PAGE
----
CANTON -- For 70 years, KIKO has been offering a myriad of service to the community, everything from auctions, commercial real estate, classic car auctions, online auctions and more.
"We do a lot more than auctions, in fact, we like to say that we offer 'options' over just 'auctions,'" explained Richard Kiko, the company's CEO and a third-generation member of the business' Kiko family.
Richard isn't the only Kiko in the business, in fact, the group largely believes at least a portion of its long-term success stems from the fact a good portion of the company is related.
"It's cousin city around here!" joked Sarah McIntosh, the company's business development manager.
"We have roughly 125 people working here, and probably a good third of us are related," said Kiko, who mentioned the general guiding principals of the Kiko family have strongly influenced the path of the business.
With the celebration of the company's 70th anniversary, much of the group is looking back on the history of the business, which was started in 1945 by Russell T. Kiko. The company's notorious wagon logo stemmed from Russell's belief the company would be "pioneers" in the auction business. Although the company started small, it now includes 65 auctioneers and Realtors and conducts over 1,000 auctions every year.
"We really want people to understand that we do more than auctions," explained Kiko. "As we say, we turn assets into cash. If you're trying to sell your home, KIKO might be the way to go regardless of whether you have decided to auction your home. We might auction it, we might sell it, heck, we might try to buy it if it's the right price."
Kiko said the business runs on three basic guiding principles: trying to love and care for each other within the business, ensuring everything within the business is conducted in the spirit of true integrity and an openness and willingness to collaborate with others.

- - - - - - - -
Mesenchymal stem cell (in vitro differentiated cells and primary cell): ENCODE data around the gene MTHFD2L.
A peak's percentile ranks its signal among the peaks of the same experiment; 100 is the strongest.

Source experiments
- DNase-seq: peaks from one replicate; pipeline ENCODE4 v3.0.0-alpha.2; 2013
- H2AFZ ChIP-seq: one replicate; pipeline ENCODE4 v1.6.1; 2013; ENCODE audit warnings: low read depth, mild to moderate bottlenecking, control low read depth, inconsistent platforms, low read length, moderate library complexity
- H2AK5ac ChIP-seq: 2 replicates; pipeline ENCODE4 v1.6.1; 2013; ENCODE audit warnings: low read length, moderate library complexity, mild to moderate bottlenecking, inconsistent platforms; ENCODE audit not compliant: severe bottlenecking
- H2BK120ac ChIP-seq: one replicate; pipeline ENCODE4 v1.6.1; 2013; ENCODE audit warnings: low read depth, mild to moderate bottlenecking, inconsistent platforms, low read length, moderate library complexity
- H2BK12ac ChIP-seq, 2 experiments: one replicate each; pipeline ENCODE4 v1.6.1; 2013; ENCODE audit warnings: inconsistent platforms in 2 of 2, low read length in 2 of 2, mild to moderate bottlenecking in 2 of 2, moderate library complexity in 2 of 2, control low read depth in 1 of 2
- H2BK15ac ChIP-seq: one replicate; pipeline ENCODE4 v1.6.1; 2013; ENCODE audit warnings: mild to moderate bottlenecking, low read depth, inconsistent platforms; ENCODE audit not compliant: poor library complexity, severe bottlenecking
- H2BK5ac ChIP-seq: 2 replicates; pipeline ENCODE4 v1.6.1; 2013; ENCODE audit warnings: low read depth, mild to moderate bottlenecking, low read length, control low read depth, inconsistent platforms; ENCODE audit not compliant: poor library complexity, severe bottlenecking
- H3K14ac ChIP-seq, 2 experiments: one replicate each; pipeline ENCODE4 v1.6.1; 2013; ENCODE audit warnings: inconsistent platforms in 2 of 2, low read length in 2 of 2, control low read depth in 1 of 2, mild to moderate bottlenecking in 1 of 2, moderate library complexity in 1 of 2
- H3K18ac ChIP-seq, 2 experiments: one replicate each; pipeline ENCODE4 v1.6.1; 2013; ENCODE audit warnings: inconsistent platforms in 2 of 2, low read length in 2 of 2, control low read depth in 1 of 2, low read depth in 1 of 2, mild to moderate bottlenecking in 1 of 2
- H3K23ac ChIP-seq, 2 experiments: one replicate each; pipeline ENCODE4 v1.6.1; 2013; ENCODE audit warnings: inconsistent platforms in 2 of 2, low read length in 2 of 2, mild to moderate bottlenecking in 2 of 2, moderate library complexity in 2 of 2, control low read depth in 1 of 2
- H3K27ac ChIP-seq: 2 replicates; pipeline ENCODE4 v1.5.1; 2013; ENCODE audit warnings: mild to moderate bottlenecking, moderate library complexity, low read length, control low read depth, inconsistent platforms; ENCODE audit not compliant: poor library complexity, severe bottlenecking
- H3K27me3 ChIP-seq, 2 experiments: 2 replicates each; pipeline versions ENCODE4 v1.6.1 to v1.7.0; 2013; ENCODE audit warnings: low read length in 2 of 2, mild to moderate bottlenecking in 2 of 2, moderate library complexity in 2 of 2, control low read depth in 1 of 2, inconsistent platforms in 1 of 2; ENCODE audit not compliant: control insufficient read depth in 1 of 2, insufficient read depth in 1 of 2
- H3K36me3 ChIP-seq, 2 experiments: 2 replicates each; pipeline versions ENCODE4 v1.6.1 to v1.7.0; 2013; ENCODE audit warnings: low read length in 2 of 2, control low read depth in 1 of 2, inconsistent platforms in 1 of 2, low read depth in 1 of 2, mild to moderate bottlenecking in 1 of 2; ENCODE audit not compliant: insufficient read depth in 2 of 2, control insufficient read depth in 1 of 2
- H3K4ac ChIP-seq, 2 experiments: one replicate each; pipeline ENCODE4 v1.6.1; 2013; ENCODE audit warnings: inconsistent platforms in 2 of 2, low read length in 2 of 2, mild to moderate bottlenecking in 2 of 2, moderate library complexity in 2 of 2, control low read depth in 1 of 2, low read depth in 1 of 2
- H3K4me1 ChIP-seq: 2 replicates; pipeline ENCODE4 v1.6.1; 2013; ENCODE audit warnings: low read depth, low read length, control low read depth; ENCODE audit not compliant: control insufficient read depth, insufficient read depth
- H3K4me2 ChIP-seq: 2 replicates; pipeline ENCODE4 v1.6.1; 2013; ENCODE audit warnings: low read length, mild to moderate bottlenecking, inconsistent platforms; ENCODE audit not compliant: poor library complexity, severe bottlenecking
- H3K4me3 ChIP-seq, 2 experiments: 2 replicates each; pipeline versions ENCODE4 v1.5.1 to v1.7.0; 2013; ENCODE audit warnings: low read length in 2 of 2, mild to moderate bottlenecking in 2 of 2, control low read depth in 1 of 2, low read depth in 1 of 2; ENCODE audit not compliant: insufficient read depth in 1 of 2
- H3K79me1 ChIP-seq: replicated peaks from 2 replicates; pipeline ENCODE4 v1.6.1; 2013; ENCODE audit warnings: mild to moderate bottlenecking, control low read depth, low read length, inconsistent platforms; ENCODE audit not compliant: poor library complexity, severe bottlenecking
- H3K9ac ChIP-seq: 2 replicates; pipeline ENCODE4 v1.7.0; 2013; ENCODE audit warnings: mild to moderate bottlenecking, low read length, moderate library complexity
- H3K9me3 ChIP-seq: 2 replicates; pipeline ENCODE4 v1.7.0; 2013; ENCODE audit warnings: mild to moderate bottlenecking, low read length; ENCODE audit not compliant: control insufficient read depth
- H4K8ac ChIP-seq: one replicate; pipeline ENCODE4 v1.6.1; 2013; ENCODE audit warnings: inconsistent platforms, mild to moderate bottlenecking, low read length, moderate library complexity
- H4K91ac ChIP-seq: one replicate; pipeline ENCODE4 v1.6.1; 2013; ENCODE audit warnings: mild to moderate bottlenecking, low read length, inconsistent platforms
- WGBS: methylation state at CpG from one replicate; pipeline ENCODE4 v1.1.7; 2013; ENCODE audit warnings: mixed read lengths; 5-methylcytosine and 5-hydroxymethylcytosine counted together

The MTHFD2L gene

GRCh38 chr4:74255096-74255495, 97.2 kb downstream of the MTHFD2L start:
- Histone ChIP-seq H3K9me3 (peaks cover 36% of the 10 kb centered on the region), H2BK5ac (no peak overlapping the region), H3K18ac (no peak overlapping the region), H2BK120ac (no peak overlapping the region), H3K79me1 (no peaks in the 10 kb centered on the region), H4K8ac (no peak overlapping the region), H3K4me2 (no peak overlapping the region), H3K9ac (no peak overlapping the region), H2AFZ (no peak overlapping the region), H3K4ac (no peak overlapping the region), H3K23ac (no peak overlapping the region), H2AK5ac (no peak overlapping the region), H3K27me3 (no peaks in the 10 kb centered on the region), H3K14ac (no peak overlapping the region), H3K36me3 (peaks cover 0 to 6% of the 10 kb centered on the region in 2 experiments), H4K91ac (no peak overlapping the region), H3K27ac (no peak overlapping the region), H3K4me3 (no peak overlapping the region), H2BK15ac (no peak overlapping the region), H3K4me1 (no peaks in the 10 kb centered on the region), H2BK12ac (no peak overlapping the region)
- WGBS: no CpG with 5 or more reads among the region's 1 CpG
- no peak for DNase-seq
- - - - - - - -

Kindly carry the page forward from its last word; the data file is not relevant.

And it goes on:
"In a lot of ways, I think that our willingness to collaborate with others has majorly contributed to our success," said Kiko. "We have many Realtors on hand, and every single one of them has their individualities that they bring to their work."
McIntosh mentioned the people who work for KIKO tend to lean toward complete honesty, even if that is sometimes hard for others to hear.
"They're honest with people about how much they can really expect to make from their assets," said McIntosh. "Maybe someone wants to sell their home for $500,000, and they may or may not actually be able to do that, but our Realtors and auctioneers are honest about what can actually be expected from a sale. A lot of times the sale meets or exceeds what they predicted."
Kiko stressed the company is hoping to use its 70th anniversary as a way to remind the public they're not just an auction outfit, and auctions apply to more situations than one might readily think.
"Auctions aren't just for the dead or the desperate," said Kiko.
"A lot of times, I look at someone's situation, and if they're in a spot where maybe their husband got a new job and they need to move now, an auction might be the best option for them," said McIntosh. "If time is of the essence, an auction can really help you sell your home now."
Reporter Emily Votaw can be reached at 330-287-1655 or firstname.lastname@example.org. She's on Twitter @EmVotaw.